Stay tuned – I will have links with 50% off pricing to share with you as soon as the class launches! I know you like a sale as much as I do 😀
I’ve recently joined a few new embroidery groups on Facebook that are machine specific. I’ve found the conversations quite interesting, the projects are just as adorable as ever, and most of the people are looking to their online community for answers, tips and tricks – just like I was back in the 90s! So this blog post is dedicated to all those starting out. Thanks for turning back the clock!
So – the “Basting Box”
What is she talking about – we’re embroidering not sewing! Some machines have a function built into them that will baste a design. What this is, is a long running stitch that can go in a box shape at the border of a design OR around the entire hoop. This will stitch first, before the design stitches. Software programs like Embrilliance Essentials allow you to add a basting box to an existing design. This is handy if your machine doesn’t have this function. If you don’t have software yet – I’ve provided a link here for a 100×100 basting box in the PES format so that you can actually try using one and see if it works for you.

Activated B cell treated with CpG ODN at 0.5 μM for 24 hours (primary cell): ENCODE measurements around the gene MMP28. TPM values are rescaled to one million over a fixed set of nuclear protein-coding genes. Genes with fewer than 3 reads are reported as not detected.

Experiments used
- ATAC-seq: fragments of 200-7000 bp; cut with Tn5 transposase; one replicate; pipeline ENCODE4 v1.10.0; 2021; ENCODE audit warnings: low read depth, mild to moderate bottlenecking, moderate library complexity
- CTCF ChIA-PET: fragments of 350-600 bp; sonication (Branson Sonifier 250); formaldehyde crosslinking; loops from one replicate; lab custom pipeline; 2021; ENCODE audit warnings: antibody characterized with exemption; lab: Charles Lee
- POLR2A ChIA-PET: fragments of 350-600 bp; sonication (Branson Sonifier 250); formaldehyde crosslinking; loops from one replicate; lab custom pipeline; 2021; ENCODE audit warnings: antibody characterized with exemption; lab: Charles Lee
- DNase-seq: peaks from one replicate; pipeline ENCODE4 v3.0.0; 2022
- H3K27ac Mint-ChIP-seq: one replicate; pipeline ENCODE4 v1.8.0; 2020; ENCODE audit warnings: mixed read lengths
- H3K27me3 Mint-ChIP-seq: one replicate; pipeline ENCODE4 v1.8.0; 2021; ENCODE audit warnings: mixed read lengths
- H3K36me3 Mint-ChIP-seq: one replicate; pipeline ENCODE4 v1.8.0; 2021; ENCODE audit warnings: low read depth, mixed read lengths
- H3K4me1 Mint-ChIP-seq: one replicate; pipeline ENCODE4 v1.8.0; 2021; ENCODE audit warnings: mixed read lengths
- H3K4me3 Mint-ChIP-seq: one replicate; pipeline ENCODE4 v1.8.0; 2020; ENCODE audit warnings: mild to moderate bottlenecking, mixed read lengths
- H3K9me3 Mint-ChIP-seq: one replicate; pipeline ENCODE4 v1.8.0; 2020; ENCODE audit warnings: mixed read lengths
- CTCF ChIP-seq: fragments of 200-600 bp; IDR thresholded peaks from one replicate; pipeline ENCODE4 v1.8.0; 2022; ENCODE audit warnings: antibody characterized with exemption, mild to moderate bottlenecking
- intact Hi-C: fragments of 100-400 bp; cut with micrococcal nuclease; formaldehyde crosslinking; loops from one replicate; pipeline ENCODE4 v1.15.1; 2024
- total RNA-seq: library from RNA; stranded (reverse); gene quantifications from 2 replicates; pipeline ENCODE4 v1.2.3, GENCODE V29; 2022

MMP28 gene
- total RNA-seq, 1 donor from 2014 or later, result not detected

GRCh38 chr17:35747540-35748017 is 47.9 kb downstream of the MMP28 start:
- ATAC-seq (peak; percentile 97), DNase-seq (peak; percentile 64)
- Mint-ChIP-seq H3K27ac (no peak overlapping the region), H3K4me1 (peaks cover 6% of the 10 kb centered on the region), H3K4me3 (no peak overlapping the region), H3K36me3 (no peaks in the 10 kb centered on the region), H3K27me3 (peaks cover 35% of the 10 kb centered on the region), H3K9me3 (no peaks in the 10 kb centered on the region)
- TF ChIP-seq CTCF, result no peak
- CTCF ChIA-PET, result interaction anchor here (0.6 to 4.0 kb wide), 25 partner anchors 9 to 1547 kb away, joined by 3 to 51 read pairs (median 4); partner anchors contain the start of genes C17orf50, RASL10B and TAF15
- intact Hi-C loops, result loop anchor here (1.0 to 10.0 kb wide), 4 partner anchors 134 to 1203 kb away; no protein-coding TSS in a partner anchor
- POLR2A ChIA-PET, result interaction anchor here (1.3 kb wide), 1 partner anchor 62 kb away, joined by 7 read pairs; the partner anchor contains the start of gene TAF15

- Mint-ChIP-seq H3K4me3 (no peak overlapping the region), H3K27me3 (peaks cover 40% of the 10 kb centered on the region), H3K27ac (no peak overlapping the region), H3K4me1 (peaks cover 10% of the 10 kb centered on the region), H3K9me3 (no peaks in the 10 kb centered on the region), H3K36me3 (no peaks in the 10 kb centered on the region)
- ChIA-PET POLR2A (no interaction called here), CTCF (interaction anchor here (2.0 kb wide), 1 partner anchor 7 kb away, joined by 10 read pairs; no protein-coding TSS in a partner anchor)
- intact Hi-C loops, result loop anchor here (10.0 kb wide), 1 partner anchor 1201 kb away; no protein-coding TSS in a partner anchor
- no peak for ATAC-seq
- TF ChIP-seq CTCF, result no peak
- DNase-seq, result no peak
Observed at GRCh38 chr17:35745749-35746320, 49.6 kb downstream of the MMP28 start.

Link to zipped file Zipped_BastingBox_4x4.zip
I’ve found the basting box so useful, that it is part of every single design I stitch and can’t imagine not going to Utility > Basting Box before I send a design to my machine. Here are the reasons why:
- It is a long running stitch that attaches the stabilizer to the fabric. When using adhesive stabilizer it is an extra safeguard against fabric shift.
- If you are using a topping, and I use a topping on every single embroidery design as well, it holds that in place.